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A Look at Nursing in Illinois

Illinois is home to more than 123,000 nurses, according to data from the U.S. Bureau of Labor Statistics. Several trends are shaping the future of that workforce, including an aging nurse population and looming nursing shortage. A 2016 workforce survey by the Illinois Center for Nursing (ICN) polled 41,194 RNs on a range of topics relating to their profession.

Aging Trends

More than half of survey respondents were over age 55. “The relatively rapid increase in RNs in older age categories has significant implications for workforce planning,” the report said. Additionally, one-third of respondents said they plan to retire within the next five years. The older population has significant implications for the future of Illinois’ workforce. Citing an aging population as one key factor, the Illinois Nursing Workforce Center estimates that the Prairie State will face a shortage of more than 21,000 nurses by 2020.

Workforce Diversity

Data from the ICN survey found that racial diversity among Illinois nurses is in decline. While 29 percent of respondents over the age of 65 identified as black/African-American, only 4 percent of respondents under 35 were of that ethnic group. Representation amongst Hispanic nurses has slightly increased, representing 15 percent of surveyed nurses under the age of 36 compared to six percent over age 55. White female nurses constitute a substantial majority (80 percent) of licensed nurses.

Nursing Degrees and Credentials

The percentage of nurses who entered their field with a Bachelor of Science in Nursing (BSN) closely mirrored the percentage who entered with an Associate Degree in Nursing (ADN), the ICN report found.

While 38 percent of respondents cited an ADN as their first level of education, only 25 percent of respondents listed an ADN as their final level of education, suggesting that many nurses go on to higher levels of education. The number of nurses who obtained a Ph.D. in nursing was only 0.6 percent. More than 88 percent of respondents said they were not currently pursuing a higher degree.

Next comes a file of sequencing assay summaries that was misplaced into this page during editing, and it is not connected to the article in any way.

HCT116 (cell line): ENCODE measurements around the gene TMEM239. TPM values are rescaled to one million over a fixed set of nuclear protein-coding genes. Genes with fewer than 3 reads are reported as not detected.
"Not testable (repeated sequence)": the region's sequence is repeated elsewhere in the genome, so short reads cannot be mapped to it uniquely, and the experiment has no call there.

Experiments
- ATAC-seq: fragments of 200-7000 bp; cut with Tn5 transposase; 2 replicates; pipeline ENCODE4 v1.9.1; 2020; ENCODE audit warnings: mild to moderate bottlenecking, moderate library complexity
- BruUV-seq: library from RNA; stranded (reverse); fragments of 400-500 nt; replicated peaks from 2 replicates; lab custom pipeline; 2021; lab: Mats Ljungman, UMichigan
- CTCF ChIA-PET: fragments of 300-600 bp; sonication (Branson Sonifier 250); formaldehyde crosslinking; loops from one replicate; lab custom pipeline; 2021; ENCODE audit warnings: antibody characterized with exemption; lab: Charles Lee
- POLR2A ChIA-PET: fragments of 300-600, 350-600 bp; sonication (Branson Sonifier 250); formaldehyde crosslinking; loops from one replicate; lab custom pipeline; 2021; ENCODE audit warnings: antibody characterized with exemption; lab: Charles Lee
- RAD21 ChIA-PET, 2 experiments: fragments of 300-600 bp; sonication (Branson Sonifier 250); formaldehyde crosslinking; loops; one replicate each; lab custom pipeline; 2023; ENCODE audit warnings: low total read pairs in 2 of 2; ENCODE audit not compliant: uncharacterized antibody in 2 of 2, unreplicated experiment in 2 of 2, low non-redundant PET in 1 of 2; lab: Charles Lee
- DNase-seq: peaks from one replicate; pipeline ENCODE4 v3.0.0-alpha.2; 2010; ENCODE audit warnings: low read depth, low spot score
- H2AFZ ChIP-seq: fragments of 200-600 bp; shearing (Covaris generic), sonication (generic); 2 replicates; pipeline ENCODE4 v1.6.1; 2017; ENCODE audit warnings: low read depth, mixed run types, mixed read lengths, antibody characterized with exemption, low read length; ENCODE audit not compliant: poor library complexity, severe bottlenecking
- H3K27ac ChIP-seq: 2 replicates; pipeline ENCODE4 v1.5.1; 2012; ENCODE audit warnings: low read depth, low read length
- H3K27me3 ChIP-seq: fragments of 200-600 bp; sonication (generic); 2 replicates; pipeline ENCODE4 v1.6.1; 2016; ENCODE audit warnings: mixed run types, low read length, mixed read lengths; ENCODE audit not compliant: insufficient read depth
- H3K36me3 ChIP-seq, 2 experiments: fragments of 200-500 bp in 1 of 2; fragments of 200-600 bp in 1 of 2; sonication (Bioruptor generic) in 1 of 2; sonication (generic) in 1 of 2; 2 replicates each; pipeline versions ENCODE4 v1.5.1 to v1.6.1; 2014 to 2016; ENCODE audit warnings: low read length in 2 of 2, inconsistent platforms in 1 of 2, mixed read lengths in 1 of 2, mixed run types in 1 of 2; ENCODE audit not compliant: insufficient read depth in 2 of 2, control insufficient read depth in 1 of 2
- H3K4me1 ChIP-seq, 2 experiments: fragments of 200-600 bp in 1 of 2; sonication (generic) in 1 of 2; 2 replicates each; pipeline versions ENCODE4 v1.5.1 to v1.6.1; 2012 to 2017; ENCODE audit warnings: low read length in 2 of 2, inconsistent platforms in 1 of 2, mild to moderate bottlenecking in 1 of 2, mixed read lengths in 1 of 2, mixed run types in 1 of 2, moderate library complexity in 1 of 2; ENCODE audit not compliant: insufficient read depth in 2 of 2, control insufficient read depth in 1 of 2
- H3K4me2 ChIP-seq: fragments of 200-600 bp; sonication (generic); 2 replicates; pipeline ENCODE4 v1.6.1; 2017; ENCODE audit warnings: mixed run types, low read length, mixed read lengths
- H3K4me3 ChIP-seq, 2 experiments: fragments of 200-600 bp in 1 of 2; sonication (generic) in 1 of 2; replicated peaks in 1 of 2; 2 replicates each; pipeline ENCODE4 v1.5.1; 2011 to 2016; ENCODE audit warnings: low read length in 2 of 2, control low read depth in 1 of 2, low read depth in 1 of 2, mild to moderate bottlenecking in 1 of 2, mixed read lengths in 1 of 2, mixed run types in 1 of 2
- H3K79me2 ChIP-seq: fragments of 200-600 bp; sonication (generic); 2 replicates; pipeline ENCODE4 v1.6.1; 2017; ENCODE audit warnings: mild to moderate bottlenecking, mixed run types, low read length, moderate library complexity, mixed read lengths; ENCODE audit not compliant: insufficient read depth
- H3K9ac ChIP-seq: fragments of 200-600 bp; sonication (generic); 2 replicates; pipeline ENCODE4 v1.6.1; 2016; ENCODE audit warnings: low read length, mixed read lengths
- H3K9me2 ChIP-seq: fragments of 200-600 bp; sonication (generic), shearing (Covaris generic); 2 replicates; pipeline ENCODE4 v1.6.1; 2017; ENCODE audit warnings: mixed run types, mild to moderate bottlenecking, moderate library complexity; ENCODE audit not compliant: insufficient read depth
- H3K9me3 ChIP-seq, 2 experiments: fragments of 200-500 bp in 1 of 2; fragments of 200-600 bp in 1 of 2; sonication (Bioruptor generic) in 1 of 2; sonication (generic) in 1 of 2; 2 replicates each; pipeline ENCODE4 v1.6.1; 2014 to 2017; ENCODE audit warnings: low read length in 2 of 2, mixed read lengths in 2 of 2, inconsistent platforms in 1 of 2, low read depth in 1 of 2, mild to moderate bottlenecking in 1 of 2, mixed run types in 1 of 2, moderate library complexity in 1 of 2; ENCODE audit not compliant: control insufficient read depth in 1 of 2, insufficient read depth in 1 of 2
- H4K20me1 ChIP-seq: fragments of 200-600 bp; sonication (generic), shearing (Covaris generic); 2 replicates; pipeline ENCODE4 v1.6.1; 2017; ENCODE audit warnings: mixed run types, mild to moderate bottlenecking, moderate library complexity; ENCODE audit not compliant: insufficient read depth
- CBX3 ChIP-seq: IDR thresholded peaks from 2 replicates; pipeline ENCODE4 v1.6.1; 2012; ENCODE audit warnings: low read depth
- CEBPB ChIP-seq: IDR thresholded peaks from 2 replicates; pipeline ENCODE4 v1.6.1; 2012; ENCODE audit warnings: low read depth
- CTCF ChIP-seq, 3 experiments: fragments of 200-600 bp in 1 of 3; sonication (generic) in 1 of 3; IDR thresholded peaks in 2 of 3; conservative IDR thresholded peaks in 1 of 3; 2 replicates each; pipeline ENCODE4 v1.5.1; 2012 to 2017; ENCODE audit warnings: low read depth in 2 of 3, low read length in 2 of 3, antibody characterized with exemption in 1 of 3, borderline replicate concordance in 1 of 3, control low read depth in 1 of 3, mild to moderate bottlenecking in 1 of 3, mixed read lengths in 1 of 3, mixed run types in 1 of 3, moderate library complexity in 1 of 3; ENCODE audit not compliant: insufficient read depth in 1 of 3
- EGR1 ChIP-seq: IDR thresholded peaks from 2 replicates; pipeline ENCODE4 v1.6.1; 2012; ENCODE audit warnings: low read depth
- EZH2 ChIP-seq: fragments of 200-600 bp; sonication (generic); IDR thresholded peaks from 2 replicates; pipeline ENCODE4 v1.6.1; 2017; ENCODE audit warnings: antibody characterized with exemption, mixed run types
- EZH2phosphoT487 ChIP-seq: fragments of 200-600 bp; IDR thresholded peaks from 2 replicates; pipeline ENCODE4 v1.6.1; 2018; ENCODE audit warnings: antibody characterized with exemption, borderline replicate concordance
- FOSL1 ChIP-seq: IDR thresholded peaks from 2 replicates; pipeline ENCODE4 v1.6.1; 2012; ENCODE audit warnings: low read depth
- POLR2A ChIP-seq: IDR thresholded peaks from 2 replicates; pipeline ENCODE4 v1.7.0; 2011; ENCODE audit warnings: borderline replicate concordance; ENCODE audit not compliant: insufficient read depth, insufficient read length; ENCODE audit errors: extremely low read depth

Workplace and Employment Characteristics

A significant percentage (91 percent) of ICN survey respondents said they work full time with a smaller percentage (10-15 percent) stating they work multiple jobs. The primary work environments for nurses include: hospitals (54 percent), ambulatory care (8 percent), assisted living (7 percent) and school health (4 percent). The most common job titles include: staff nurse (67 percent), nurse administrator (12 percent), patient care coordinator (5 percent) and nursing faculty (3 percent).

Within those settings, two-thirds of respondents said they provide direct care as staff nurses with the most common title being that of nurse administrator (12 percent), followed by patient care coordinator (5 percent).

Average Wages Across Specialties

The average salary for nurses in Illinois was $72,090 in 2017, according to the U.S. Bureau of Labor Statistics. Salaries vary by specialty. According to Registered Nurse, an online resource for nursing programs, clinical nurse managers top the pay scale in Illinois ($79,000), followed by RN first assistants ($74,000), cardiovascular operating room nurses ($73,000) and interventional radiology nurses ($72,000).

Learn about EIU’s online RN to BSN program.


Illinois Center for Nursing: Registered Nurse – Workforce Survey 2016

U.S. Bureau of Labor Statistics: Occupational Employment and Wages, May 2017 – Registered Nurses

Illinois Nursing Workforce Center

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